Leader itch?

Preceding the first data drop for Year 8 and 9, I was very cautious about what data I put into the system. I recognised that I was entering “student data” (to be shared with parents) on the back of just two controlled assessment points (with access to prior attainment and SATs scores) and with limited knowledge of the departments assessment framework I was applying (even as an experienced teacher). This was in contrast to the ‘Approach to Learning’ or “Effort Grade” data entry, where I felt I had a good measure of the students behaviour and effort during lessons – against set criteria.

This time around, now with nine attainment points and an aggregated mean, I am more confident I ‘know’ the student attainment profile (and to a lesser degree their individual strengths and next steps qualitatively).

Summarised and charted to help me reflect on my teaching.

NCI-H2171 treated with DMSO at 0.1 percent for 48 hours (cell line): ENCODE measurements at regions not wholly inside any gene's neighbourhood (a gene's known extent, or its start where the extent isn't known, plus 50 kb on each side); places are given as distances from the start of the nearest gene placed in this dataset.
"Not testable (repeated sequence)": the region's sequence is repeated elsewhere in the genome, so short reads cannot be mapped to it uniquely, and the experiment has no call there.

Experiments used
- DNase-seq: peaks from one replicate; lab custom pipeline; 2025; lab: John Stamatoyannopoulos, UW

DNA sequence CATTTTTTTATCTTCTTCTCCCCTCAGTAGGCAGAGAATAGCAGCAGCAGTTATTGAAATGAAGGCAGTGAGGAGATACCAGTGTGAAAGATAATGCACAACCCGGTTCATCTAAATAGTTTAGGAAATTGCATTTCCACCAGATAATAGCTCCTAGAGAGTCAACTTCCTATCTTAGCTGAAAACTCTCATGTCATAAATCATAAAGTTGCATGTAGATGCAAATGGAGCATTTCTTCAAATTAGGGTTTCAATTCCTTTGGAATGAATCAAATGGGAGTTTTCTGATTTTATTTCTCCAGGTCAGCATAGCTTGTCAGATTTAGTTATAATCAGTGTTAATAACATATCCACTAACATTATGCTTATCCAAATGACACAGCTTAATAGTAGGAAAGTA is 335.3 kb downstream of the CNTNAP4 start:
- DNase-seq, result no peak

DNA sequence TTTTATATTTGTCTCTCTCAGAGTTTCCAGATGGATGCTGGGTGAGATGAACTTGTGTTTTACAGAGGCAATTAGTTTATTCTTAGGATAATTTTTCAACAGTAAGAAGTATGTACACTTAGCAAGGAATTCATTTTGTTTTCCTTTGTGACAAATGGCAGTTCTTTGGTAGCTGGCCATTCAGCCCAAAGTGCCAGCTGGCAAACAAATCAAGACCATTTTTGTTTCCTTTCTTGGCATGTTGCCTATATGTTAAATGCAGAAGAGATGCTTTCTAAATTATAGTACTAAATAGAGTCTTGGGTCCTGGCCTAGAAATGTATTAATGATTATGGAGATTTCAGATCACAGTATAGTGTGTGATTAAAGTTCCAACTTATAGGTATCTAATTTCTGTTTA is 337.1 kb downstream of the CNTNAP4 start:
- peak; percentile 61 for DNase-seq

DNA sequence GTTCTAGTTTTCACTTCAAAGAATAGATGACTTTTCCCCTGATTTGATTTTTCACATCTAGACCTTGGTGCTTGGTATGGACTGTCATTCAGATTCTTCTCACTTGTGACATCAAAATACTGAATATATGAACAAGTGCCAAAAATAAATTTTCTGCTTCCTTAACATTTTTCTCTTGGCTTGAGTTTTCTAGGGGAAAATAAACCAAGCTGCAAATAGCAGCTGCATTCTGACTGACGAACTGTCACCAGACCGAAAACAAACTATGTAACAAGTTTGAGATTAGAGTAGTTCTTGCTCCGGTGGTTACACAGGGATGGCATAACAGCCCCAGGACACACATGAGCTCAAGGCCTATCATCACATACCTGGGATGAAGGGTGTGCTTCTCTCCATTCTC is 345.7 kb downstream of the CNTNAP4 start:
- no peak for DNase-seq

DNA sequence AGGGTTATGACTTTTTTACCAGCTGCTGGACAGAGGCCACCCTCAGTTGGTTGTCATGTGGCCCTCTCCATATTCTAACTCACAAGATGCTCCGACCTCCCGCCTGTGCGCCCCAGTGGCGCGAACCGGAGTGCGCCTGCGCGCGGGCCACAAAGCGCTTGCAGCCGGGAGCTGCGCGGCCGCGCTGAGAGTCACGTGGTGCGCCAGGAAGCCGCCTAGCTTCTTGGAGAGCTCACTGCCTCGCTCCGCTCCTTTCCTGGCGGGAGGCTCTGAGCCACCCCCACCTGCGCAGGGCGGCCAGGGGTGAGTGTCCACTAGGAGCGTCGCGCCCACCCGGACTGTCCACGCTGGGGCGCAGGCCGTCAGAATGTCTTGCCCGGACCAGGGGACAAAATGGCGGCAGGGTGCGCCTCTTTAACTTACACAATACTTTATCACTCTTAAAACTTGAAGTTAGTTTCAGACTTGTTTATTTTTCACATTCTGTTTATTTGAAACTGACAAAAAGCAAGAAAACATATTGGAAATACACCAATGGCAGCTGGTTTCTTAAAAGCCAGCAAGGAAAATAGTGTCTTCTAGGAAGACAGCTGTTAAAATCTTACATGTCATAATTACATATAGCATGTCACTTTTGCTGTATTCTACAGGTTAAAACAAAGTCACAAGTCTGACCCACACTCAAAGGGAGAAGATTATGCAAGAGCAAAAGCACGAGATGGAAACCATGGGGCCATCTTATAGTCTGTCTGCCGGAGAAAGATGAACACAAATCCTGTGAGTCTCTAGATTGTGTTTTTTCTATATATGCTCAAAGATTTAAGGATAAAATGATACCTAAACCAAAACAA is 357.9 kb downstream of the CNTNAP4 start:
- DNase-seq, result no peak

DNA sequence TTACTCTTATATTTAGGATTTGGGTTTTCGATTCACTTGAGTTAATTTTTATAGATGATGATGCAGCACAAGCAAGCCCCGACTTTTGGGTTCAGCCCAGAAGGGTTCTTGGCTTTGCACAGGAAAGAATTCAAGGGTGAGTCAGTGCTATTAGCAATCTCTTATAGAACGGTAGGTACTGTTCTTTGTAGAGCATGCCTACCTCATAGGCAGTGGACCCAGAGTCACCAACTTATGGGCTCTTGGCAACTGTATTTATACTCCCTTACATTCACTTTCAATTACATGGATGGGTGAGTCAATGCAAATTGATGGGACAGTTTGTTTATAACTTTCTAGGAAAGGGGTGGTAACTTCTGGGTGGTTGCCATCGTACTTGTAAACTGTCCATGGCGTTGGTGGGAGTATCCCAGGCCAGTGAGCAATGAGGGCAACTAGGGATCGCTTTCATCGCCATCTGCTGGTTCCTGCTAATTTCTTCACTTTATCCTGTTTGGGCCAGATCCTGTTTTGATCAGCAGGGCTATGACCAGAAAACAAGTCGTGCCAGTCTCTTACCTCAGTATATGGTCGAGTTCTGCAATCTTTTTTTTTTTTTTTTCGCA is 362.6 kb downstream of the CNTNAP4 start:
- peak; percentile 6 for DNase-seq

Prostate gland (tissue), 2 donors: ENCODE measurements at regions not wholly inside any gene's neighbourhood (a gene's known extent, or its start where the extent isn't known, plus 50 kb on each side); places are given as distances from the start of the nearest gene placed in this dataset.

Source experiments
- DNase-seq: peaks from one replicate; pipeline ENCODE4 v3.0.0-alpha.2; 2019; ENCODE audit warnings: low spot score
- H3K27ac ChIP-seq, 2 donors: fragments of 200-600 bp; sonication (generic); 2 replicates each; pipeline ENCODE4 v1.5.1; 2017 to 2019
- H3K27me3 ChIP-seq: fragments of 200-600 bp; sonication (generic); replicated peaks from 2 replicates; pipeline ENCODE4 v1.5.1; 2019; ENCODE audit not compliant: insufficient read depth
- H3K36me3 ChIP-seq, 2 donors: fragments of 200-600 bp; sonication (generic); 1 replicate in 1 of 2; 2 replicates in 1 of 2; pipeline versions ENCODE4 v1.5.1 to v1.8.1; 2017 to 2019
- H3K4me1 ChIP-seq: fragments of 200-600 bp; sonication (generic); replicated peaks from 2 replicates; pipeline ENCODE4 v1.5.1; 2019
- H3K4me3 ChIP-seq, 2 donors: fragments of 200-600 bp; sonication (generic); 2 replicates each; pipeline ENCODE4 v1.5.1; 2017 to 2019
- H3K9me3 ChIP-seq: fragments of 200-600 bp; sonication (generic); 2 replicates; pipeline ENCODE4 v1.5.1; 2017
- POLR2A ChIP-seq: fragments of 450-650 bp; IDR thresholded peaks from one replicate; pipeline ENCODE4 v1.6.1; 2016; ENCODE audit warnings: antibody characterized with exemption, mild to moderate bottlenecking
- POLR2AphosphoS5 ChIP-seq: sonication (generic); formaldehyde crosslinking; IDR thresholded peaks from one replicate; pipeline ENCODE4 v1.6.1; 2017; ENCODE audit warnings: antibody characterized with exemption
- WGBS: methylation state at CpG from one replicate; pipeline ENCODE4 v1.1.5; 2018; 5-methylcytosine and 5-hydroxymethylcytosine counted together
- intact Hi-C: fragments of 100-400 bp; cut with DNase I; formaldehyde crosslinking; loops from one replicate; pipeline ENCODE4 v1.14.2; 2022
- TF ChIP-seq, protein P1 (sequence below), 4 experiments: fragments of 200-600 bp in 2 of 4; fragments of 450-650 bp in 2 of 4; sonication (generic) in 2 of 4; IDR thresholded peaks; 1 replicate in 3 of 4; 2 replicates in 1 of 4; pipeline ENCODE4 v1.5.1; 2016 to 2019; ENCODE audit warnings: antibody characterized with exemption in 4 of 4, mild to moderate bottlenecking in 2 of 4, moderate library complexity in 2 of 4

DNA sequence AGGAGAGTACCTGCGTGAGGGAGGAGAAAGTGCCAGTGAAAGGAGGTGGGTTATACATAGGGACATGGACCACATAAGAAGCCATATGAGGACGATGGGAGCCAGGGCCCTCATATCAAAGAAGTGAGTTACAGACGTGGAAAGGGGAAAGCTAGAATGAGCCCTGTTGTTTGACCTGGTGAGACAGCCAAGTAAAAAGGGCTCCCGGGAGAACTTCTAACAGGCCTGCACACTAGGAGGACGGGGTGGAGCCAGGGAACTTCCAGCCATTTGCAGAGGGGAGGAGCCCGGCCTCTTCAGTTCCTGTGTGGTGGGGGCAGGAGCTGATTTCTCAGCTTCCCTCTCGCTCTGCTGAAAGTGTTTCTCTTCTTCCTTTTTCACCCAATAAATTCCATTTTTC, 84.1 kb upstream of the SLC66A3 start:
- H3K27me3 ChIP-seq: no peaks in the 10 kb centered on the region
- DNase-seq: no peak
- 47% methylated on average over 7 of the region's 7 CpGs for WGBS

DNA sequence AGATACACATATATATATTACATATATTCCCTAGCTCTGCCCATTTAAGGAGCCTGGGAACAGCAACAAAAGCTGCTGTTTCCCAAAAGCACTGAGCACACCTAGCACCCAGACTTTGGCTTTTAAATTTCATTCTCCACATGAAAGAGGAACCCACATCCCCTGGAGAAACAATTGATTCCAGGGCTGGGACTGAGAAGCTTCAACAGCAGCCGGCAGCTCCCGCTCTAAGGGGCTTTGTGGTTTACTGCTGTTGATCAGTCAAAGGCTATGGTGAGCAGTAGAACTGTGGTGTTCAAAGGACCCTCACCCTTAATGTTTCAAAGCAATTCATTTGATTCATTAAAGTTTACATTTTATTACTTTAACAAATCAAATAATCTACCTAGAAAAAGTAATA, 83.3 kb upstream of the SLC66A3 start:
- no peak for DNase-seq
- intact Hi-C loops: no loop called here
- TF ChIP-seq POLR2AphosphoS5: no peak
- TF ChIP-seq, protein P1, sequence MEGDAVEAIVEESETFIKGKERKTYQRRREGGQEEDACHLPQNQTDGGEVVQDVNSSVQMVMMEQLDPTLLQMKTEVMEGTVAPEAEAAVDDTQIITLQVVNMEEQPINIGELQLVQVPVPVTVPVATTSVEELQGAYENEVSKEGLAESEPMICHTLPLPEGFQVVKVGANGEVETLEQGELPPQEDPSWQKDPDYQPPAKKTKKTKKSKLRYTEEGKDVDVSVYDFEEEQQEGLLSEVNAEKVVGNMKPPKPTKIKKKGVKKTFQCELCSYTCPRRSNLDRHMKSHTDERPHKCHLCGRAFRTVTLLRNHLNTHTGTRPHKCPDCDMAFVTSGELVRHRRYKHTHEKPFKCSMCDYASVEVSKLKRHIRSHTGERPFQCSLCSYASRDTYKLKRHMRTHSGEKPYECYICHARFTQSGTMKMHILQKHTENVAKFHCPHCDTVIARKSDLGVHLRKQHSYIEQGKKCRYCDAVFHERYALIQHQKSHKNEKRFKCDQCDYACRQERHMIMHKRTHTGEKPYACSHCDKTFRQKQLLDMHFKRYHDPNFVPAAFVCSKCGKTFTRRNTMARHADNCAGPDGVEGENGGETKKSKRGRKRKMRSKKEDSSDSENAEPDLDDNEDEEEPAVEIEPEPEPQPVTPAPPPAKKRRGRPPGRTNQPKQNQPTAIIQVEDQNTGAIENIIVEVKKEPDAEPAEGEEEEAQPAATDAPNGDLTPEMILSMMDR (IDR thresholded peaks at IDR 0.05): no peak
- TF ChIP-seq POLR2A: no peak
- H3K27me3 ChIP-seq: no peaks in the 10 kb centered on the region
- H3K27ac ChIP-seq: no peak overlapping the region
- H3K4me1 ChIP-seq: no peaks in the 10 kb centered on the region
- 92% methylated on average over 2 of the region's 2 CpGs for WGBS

Again, I recognise I can only afford this investment in class assessment because of the curriculum allocation given to English (5 x 50 per week).

Annual attainment tracking

The first data collection point in any school should be considered “noisy” at best. My reflections lead me to conclude that new teacher-student partnerships need time to bed-in, assessment to take place and attainment profiles time to build up. This point is amplified for single-year teacher-student settings, Key Stage 3, particularly Year 7 and new to GCSE classes.

Why would be collect central data before teachers know their students? What data is required to now your students. Prior attainment data, reading ages, SEND screening, possibly a standardise score of some kind. As a teacher, I would add a broad content pre-test (what have they learnt about X), an early assessment to communicate to students the importance of their learning, attention and retention in class / homework and to a) inform planning and b) to assess the quality of one’s own teaching. Then at least one or two (micro / in class) controlled assessment (often before the end of the first half-term), or at least preceding the first data entry. If this was in fact the assessment aim, is it even feasible in subjects other than English, Maths and Science (given their reduced curriculum allocation)? I would suggest not – so why would we expect data at the end of the first half term?